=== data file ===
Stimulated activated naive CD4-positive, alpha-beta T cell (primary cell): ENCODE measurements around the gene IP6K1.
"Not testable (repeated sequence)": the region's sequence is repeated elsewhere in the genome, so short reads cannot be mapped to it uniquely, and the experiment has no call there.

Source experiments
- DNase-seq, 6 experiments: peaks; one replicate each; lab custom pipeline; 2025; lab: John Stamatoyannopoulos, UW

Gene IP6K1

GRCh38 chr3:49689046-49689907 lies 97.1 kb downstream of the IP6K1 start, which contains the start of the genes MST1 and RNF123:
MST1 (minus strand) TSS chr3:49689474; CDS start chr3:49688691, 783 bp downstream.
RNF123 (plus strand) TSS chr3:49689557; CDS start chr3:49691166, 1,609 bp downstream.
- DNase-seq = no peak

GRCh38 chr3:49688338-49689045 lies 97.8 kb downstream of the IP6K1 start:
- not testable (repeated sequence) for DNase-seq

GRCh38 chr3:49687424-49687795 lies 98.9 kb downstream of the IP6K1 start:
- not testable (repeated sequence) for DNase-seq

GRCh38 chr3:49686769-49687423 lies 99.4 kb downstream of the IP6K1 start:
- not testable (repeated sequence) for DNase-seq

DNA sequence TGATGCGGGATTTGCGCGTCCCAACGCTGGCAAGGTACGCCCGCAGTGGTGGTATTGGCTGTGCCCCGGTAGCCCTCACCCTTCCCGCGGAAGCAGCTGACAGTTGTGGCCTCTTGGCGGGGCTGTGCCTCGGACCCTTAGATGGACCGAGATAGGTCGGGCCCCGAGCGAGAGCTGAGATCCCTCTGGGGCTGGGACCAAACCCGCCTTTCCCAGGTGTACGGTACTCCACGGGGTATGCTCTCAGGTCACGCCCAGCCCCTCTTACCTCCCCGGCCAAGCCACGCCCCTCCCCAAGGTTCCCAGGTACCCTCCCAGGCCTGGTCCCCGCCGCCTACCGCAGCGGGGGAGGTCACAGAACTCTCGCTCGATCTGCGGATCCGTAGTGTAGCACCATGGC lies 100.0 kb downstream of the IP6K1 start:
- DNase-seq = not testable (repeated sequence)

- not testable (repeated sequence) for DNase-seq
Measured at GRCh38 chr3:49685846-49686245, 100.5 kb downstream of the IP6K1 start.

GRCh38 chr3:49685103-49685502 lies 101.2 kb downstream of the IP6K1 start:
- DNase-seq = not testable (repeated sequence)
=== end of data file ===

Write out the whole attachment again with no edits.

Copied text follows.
Stimulated activated naive CD4-positive, alpha-beta T cell (primary cell): ENCODE measurements around the gene IP6K1.
"Not testable (repeated sequence)": the region's sequence is repeated elsewhere in the genome, so short reads cannot be mapped to it uniquely, and the experiment has no call there.

Source experiments
- DNase-seq, 6 experiments: peaks; one replicate each; lab custom pipeline; 2025; lab: John Stamatoyannopoulos, UW

Gene IP6K1

GRCh38 chr3:49689046-49689907 lies 97.1 kb downstream of the IP6K1 start, which contains the start of the genes MST1 and RNF123:
MST1 (minus strand) TSS chr3:49689474; CDS start chr3:49688691, 783 bp downstream.
RNF123 (plus strand) TSS chr3:49689557; CDS start chr3:49691166, 1,609 bp downstream.
- DNase-seq = no peak

GRCh38 chr3:49688338-49689045 lies 97.8 kb downstream of the IP6K1 start:
- not testable (repeated sequence) for DNase-seq

GRCh38 chr3:49687424-49687795 lies 98.9 kb downstream of the IP6K1 start:
- not testable (repeated sequence) for DNase-seq

GRCh38 chr3:49686769-49687423 lies 99.4 kb downstream of the IP6K1 start:
- not testable (repeated sequence) for DNase-seq

DNA sequence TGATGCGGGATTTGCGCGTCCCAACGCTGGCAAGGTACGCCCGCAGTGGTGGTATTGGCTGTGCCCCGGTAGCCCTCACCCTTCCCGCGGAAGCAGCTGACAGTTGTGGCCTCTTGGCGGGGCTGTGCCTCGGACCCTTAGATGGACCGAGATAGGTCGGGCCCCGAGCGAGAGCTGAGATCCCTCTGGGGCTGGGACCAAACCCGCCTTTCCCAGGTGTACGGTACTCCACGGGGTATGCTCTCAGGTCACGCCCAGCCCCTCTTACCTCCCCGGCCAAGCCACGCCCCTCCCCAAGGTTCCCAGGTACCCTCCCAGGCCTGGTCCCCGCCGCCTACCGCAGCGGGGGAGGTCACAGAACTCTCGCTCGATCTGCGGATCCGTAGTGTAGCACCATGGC lies 100.0 kb downstream of the IP6K1 start:
- DNase-seq = not testable (repeated sequence)

- not testable (repeated sequence) for DNase-seq
Measured at GRCh38 chr3:49685846-49686245, 100.5 kb downstream of the IP6K1 start.

GRCh38 chr3:49685103-49685502 lies 101.2 kb downstream of the IP6K1 start:
- DNase-seq = not testable (repeated sequence)